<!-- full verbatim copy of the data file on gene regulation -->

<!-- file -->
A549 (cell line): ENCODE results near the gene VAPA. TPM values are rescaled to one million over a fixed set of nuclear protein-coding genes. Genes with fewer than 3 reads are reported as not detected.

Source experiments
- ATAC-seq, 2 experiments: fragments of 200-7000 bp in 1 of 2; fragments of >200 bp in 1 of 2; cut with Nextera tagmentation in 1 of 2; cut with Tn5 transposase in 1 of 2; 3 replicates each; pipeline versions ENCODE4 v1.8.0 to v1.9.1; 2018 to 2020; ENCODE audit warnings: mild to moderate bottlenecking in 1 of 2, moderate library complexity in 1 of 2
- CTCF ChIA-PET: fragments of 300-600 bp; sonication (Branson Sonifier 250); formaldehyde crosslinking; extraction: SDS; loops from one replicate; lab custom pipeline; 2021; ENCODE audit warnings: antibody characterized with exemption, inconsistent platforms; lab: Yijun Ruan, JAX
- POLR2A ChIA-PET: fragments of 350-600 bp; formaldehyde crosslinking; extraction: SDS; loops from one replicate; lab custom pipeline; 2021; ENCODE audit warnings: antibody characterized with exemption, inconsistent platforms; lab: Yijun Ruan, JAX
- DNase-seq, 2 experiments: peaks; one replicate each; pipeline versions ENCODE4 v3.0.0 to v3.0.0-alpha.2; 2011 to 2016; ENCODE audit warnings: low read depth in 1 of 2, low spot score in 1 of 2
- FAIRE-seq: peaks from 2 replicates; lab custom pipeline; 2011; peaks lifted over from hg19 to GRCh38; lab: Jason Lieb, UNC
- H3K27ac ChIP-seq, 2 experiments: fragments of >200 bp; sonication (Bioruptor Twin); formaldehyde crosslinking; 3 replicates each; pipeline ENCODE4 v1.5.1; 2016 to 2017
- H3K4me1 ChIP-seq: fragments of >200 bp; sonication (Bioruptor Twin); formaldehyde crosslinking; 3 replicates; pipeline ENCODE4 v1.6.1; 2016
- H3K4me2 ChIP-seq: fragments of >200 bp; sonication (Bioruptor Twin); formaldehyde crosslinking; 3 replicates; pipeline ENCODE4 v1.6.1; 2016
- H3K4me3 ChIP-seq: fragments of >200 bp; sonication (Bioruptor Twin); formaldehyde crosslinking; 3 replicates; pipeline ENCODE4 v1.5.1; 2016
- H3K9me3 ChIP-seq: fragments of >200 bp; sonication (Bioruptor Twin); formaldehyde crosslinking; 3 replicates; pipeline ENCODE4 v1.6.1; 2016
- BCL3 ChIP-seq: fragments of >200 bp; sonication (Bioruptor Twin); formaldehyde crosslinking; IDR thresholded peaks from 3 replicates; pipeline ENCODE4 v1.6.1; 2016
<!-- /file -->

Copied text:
A549 (cell line): ENCODE results near the gene VAPA. TPM values are rescaled to one million over a fixed set of nuclear protein-coding genes. Genes with fewer than 3 reads are reported as not detected.

Source experiments
- ATAC-seq, 2 experiments: fragments of 200-7000 bp in 1 of 2; fragments of >200 bp in 1 of 2; cut with Nextera tagmentation in 1 of 2; cut with Tn5 transposase in 1 of 2; 3 replicates each; pipeline versions ENCODE4 v1.8.0 to v1.9.1; 2018 to 2020; ENCODE audit warnings: mild to moderate bottlenecking in 1 of 2, moderate library complexity in 1 of 2
- CTCF ChIA-PET: fragments of 300-600 bp; sonication (Branson Sonifier 250); formaldehyde crosslinking; extraction: SDS; loops from one replicate; lab custom pipeline; 2021; ENCODE audit warnings: antibody characterized with exemption, inconsistent platforms; lab: Yijun Ruan, JAX
- POLR2A ChIA-PET: fragments of 350-600 bp; formaldehyde crosslinking; extraction: SDS; loops from one replicate; lab custom pipeline; 2021; ENCODE audit warnings: antibody characterized with exemption, inconsistent platforms; lab: Yijun Ruan, JAX
- DNase-seq, 2 experiments: peaks; one replicate each; pipeline versions ENCODE4 v3.0.0 to v3.0.0-alpha.2; 2011 to 2016; ENCODE audit warnings: low read depth in 1 of 2, low spot score in 1 of 2
- FAIRE-seq: peaks from 2 replicates; lab custom pipeline; 2011; peaks lifted over from hg19 to GRCh38; lab: Jason Lieb, UNC
- H3K27ac ChIP-seq, 2 experiments: fragments of >200 bp; sonication (Bioruptor Twin); formaldehyde crosslinking; 3 replicates each; pipeline ENCODE4 v1.5.1; 2016 to 2017
- H3K4me1 ChIP-seq: fragments of >200 bp; sonication (Bioruptor Twin); formaldehyde crosslinking; 3 replicates; pipeline ENCODE4 v1.6.1; 2016
- H3K4me2 ChIP-seq: fragments of >200 bp; sonication (Bioruptor Twin); formaldehyde crosslinking; 3 replicates; pipeline ENCODE4 v1.6.1; 2016
- H3K4me3 ChIP-seq: fragments of >200 bp; sonication (Bioruptor Twin); formaldehyde crosslinking; 3 replicates; pipeline ENCODE4 v1.5.1; 2016
- H3K9me3 ChIP-seq: fragments of >200 bp; sonication (Bioruptor Twin); formaldehyde crosslinking; 3 replicates; pipeline ENCODE4 v1.6.1; 2016
- BCL3 ChIP-seq: fragments of >200 bp; sonication (Bioruptor Twin); formaldehyde crosslinking; IDR thresholded peaks from 3 replicates; pipeline ENCODE4 v1.6.1; 2016